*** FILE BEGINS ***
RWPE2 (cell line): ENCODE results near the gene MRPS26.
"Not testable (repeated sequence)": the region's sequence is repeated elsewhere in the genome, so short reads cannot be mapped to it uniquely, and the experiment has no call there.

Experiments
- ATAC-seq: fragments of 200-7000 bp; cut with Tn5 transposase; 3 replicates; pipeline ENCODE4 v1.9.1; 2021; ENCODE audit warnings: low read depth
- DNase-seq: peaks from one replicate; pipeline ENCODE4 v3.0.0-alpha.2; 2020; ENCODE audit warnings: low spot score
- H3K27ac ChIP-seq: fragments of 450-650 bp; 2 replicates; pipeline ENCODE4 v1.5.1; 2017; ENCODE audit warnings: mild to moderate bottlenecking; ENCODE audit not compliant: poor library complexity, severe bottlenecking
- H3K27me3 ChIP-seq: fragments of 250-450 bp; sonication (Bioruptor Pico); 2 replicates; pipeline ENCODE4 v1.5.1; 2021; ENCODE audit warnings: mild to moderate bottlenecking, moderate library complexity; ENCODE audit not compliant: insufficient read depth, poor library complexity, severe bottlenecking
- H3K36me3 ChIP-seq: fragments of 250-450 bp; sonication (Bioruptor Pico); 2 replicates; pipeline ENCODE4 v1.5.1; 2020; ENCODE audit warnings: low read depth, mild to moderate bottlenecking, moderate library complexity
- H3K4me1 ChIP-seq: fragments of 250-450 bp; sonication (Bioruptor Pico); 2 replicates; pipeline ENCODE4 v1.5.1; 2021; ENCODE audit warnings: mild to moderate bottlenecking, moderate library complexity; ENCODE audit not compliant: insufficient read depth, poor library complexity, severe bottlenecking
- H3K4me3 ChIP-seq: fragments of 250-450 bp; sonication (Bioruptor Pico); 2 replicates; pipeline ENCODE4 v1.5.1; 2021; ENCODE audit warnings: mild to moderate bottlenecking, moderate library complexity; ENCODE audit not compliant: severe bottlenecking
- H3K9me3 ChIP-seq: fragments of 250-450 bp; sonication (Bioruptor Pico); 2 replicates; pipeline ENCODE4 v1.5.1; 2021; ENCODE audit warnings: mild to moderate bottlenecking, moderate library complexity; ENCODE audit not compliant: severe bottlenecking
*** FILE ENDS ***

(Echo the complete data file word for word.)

RWPE2 (cell line): ENCODE results near the gene MRPS26.
"Not testable (repeated sequence)": the region's sequence is repeated elsewhere in the genome, so short reads cannot be mapped to it uniquely, and the experiment has no call there.

Experiments
- ATAC-seq: fragments of 200-7000 bp; cut with Tn5 transposase; 3 replicates; pipeline ENCODE4 v1.9.1; 2021; ENCODE audit warnings: low read depth
- DNase-seq: peaks from one replicate; pipeline ENCODE4 v3.0.0-alpha.2; 2020; ENCODE audit warnings: low spot score
- H3K27ac ChIP-seq: fragments of 450-650 bp; 2 replicates; pipeline ENCODE4 v1.5.1; 2017; ENCODE audit warnings: mild to moderate bottlenecking; ENCODE audit not compliant: poor library complexity, severe bottlenecking
- H3K27me3 ChIP-seq: fragments of 250-450 bp; sonication (Bioruptor Pico); 2 replicates; pipeline ENCODE4 v1.5.1; 2021; ENCODE audit warnings: mild to moderate bottlenecking, moderate library complexity; ENCODE audit not compliant: insufficient read depth, poor library complexity, severe bottlenecking
- H3K36me3 ChIP-seq: fragments of 250-450 bp; sonication (Bioruptor Pico); 2 replicates; pipeline ENCODE4 v1.5.1; 2020; ENCODE audit warnings: low read depth, mild to moderate bottlenecking, moderate library complexity
- H3K4me1 ChIP-seq: fragments of 250-450 bp; sonication (Bioruptor Pico); 2 replicates; pipeline ENCODE4 v1.5.1; 2021; ENCODE audit warnings: mild to moderate bottlenecking, moderate library complexity; ENCODE audit not compliant: insufficient read depth, poor library complexity, severe bottlenecking
- H3K4me3 ChIP-seq: fragments of 250-450 bp; sonication (Bioruptor Pico); 2 replicates; pipeline ENCODE4 v1.5.1; 2021; ENCODE audit warnings: mild to moderate bottlenecking, moderate library complexity; ENCODE audit not compliant: severe bottlenecking
- H3K9me3 ChIP-seq: fragments of 250-450 bp; sonication (Bioruptor Pico); 2 replicates; pipeline ENCODE4 v1.5.1; 2021; ENCODE audit warnings: mild to moderate bottlenecking, moderate library complexity; ENCODE audit not compliant: severe bottlenecking